The goal of my research is to investigate the mechanisms underlying neuropathology in various neurodegenerative diseases. The lab was initially focused on Alzheimer's Disease (AD) and understanding how central corticotropin-releasing factor (CRF) pathways interplay with peripheral stress signaling and contribute to neuronal vulnerability and AD neuropathology. In addition to this ongoing work we also study the mechanistic pathways that link Parkinson's Disease (PD) pathology (e.g. synuclein) to AD in animal models. In terms of novel biomarker discovery, our lab has a large focus on understanding the role of neuronal exosomes and other blood based biomarkers in diagnosing AD and PD. For all our work we use transgenic mice, in vivo pharmacology and human postmortem tissues.
I am the founding and current Director of the Biomarker Core for the Alzheimer’s Disease Cooperative Study (ADCS). In 2018, the UCSD ADCS NIA grant (1991-2018) was replaced by the NIA Alzheimer’s Clinical Trials Consortium (ACTC) grant which was awarded to Dr. P. Aisen at USC ATRI in San Diego. I established the USC ATRI Biomarker Division/Core in San Diego in 2017 as a stand alone facility comprised by a wet laboratory and a biospecimen bank. The biospecimen bank team processes blood and CSF samples from patients who participate in ATRI and ACTC trials.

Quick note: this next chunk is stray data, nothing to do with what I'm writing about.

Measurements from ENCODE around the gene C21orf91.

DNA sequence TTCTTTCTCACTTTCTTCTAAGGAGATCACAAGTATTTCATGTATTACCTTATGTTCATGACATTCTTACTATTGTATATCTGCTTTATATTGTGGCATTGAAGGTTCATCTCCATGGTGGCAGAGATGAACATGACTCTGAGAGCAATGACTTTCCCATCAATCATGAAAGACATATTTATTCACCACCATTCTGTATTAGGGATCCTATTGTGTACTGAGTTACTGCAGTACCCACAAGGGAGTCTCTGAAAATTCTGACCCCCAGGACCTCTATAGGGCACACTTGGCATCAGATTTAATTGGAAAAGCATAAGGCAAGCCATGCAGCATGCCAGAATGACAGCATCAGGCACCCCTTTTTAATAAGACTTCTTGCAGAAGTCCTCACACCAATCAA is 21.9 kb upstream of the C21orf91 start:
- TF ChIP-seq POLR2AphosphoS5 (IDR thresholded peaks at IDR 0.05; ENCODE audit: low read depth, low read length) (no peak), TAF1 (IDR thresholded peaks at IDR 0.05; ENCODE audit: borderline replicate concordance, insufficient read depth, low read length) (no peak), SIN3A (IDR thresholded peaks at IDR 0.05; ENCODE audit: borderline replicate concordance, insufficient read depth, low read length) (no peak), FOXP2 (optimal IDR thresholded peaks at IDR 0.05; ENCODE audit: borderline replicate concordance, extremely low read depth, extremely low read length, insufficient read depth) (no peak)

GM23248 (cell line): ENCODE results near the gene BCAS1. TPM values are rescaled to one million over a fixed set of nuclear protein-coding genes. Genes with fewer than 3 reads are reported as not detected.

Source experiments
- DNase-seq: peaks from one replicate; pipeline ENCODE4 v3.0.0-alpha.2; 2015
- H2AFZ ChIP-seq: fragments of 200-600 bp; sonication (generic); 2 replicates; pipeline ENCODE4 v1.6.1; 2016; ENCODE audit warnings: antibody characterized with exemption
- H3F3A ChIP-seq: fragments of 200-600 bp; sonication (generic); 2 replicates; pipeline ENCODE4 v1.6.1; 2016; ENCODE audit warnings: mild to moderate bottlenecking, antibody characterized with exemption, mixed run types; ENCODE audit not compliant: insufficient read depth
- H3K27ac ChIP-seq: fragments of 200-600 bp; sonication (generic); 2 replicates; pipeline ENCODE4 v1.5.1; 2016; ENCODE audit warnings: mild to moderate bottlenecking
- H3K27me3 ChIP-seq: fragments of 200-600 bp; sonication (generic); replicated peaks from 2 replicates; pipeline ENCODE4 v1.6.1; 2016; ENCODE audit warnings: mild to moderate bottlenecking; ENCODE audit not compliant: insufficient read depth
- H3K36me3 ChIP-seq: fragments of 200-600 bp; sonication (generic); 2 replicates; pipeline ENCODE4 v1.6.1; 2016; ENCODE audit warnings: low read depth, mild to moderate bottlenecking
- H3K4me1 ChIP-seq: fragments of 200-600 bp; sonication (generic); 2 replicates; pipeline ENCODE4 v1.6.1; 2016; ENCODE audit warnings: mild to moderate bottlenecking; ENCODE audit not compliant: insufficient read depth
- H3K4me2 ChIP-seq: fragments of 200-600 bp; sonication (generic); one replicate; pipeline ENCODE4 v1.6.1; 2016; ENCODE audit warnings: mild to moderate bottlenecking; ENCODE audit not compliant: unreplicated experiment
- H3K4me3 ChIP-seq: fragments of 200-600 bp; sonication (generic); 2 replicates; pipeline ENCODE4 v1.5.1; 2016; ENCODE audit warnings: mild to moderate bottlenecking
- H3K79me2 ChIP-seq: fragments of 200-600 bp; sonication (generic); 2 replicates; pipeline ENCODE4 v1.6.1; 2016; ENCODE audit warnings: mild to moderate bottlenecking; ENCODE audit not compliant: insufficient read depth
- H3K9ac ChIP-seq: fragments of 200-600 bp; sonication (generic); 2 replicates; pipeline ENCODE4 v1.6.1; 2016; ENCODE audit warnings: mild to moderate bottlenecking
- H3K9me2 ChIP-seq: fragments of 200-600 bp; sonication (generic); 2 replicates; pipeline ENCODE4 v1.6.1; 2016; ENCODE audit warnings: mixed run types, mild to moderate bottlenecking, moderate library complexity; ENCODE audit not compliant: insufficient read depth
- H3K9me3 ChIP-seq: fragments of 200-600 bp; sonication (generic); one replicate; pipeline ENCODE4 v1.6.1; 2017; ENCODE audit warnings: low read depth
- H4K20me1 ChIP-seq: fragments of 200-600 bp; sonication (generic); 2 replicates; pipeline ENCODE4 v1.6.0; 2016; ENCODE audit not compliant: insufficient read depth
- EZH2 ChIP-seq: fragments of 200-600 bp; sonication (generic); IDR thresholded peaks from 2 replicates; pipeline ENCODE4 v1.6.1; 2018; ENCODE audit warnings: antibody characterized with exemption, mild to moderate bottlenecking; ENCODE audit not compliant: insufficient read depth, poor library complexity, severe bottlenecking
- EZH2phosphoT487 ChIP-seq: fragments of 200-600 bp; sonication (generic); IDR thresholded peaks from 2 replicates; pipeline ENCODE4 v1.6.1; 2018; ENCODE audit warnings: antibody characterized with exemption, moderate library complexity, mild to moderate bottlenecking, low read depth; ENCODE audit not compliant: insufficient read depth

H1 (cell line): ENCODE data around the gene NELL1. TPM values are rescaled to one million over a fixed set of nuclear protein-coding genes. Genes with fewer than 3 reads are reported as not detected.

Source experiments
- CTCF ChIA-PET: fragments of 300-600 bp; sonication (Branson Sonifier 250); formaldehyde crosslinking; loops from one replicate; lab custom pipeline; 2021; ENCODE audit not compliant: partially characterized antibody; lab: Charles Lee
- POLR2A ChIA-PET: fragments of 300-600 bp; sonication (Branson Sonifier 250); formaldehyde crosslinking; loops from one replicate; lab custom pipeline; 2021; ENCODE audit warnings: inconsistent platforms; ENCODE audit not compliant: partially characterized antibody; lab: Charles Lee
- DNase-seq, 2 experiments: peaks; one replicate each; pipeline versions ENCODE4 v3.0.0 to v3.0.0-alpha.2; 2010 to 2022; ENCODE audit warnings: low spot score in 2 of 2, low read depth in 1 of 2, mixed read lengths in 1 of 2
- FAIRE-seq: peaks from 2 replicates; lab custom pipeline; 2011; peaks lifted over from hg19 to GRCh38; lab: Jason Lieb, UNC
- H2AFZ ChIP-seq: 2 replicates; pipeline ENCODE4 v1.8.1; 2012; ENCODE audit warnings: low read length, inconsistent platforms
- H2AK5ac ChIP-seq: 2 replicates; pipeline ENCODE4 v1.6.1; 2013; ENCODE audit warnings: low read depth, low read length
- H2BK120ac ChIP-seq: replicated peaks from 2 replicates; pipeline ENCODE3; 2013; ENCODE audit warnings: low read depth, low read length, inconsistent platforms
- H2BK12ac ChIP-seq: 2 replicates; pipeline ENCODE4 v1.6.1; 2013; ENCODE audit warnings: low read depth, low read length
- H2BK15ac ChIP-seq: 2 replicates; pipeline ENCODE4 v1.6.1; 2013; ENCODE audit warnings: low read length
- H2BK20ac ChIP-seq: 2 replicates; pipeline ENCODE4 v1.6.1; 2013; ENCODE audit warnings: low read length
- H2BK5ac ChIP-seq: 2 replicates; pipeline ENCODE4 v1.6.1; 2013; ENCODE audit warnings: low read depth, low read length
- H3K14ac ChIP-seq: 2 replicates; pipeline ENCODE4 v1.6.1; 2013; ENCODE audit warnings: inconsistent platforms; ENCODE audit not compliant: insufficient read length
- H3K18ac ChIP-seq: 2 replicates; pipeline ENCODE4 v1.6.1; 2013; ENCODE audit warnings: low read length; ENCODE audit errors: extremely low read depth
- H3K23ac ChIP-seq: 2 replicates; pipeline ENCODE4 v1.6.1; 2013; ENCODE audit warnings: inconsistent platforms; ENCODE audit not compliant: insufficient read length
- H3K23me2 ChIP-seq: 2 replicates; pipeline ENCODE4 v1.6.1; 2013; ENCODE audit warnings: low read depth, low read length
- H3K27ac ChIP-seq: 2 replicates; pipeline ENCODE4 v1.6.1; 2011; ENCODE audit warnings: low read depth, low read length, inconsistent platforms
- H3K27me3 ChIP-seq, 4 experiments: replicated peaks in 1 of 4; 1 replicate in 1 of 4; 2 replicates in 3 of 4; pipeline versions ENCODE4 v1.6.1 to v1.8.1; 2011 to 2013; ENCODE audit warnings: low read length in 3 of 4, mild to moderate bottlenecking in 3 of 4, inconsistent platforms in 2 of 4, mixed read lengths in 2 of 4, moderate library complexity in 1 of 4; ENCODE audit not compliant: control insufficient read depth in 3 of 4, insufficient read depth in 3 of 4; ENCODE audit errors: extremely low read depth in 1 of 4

I am the Director of UCSD's Alzheimer's Disease Research Center (ADRC) neuropath and biomarker cores. The core collects postmortem brain and fluid specimens from participants who are enrolled in UCSD's longitudinal study. Core neuropathologists and staff analyze the samples and document all relevant pathologies and genetic profiles. Post analysis all tissues are available for sharing for research projects. Fresh frozen, fixed tissues, DNA, CSF &plasma are available.